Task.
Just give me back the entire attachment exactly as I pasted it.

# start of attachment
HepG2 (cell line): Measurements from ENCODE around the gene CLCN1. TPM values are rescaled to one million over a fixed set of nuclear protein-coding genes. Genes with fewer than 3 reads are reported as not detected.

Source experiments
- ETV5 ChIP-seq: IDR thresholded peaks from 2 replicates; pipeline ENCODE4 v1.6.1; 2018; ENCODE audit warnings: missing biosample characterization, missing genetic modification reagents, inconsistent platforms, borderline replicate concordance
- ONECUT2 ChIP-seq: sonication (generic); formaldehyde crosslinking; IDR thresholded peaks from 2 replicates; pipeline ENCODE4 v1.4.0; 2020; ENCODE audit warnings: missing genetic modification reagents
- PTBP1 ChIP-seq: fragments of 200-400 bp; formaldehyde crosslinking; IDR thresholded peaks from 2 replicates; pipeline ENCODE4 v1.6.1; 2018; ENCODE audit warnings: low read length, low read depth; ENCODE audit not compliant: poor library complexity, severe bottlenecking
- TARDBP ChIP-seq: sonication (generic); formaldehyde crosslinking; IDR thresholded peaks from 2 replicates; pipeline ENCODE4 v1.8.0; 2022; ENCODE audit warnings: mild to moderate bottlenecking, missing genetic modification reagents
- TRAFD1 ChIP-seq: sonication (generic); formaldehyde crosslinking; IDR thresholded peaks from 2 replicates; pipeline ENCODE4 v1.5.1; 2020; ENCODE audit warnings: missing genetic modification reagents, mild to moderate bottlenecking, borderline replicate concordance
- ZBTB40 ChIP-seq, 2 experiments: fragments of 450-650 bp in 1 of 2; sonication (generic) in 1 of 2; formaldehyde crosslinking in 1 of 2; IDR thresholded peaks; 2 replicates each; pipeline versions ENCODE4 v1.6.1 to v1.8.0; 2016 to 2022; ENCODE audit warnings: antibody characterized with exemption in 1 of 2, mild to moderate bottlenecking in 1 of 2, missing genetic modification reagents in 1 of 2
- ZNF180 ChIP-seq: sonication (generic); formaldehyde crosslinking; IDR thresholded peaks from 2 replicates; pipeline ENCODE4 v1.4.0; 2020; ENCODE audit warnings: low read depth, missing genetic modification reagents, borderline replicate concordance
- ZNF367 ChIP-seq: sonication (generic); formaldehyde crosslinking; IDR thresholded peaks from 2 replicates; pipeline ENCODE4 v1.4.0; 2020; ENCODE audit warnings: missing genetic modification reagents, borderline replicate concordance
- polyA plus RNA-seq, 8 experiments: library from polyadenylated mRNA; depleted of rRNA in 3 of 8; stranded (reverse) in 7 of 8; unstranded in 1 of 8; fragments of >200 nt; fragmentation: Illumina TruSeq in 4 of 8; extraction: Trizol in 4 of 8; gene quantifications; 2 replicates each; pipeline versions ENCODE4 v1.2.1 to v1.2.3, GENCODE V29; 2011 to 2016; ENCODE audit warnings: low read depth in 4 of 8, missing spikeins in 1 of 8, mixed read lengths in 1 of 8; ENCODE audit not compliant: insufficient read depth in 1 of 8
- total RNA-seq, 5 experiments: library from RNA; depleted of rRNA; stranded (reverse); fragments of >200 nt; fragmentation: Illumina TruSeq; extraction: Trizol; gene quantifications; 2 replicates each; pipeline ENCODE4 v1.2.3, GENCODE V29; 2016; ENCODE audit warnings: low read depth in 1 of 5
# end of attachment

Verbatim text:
HepG2 (cell line): Measurements from ENCODE around the gene CLCN1. TPM values are rescaled to one million over a fixed set of nuclear protein-coding genes. Genes with fewer than 3 reads are reported as not detected.

Source experiments
- ETV5 ChIP-seq: IDR thresholded peaks from 2 replicates; pipeline ENCODE4 v1.6.1; 2018; ENCODE audit warnings: missing biosample characterization, missing genetic modification reagents, inconsistent platforms, borderline replicate concordance
- ONECUT2 ChIP-seq: sonication (generic); formaldehyde crosslinking; IDR thresholded peaks from 2 replicates; pipeline ENCODE4 v1.4.0; 2020; ENCODE audit warnings: missing genetic modification reagents
- PTBP1 ChIP-seq: fragments of 200-400 bp; formaldehyde crosslinking; IDR thresholded peaks from 2 replicates; pipeline ENCODE4 v1.6.1; 2018; ENCODE audit warnings: low read length, low read depth; ENCODE audit not compliant: poor library complexity, severe bottlenecking
- TARDBP ChIP-seq: sonication (generic); formaldehyde crosslinking; IDR thresholded peaks from 2 replicates; pipeline ENCODE4 v1.8.0; 2022; ENCODE audit warnings: mild to moderate bottlenecking, missing genetic modification reagents
- TRAFD1 ChIP-seq: sonication (generic); formaldehyde crosslinking; IDR thresholded peaks from 2 replicates; pipeline ENCODE4 v1.5.1; 2020; ENCODE audit warnings: missing genetic modification reagents, mild to moderate bottlenecking, borderline replicate concordance
- ZBTB40 ChIP-seq, 2 experiments: fragments of 450-650 bp in 1 of 2; sonication (generic) in 1 of 2; formaldehyde crosslinking in 1 of 2; IDR thresholded peaks; 2 replicates each; pipeline versions ENCODE4 v1.6.1 to v1.8.0; 2016 to 2022; ENCODE audit warnings: antibody characterized with exemption in 1 of 2, mild to moderate bottlenecking in 1 of 2, missing genetic modification reagents in 1 of 2
- ZNF180 ChIP-seq: sonication (generic); formaldehyde crosslinking; IDR thresholded peaks from 2 replicates; pipeline ENCODE4 v1.4.0; 2020; ENCODE audit warnings: low read depth, missing genetic modification reagents, borderline replicate concordance
- ZNF367 ChIP-seq: sonication (generic); formaldehyde crosslinking; IDR thresholded peaks from 2 replicates; pipeline ENCODE4 v1.4.0; 2020; ENCODE audit warnings: missing genetic modification reagents, borderline replicate concordance
- polyA plus RNA-seq, 8 experiments: library from polyadenylated mRNA; depleted of rRNA in 3 of 8; stranded (reverse) in 7 of 8; unstranded in 1 of 8; fragments of >200 nt; fragmentation: Illumina TruSeq in 4 of 8; extraction: Trizol in 4 of 8; gene quantifications; 2 replicates each; pipeline versions ENCODE4 v1.2.1 to v1.2.3, GENCODE V29; 2011 to 2016; ENCODE audit warnings: low read depth in 4 of 8, missing spikeins in 1 of 8, mixed read lengths in 1 of 8; ENCODE audit not compliant: insufficient read depth in 1 of 8
- total RNA-seq, 5 experiments: library from RNA; depleted of rRNA; stranded (reverse); fragments of >200 nt; fragmentation: Illumina TruSeq; extraction: Trizol; gene quantifications; 2 replicates each; pipeline ENCODE4 v1.2.3, GENCODE V29; 2016; ENCODE audit warnings: low read depth in 1 of 5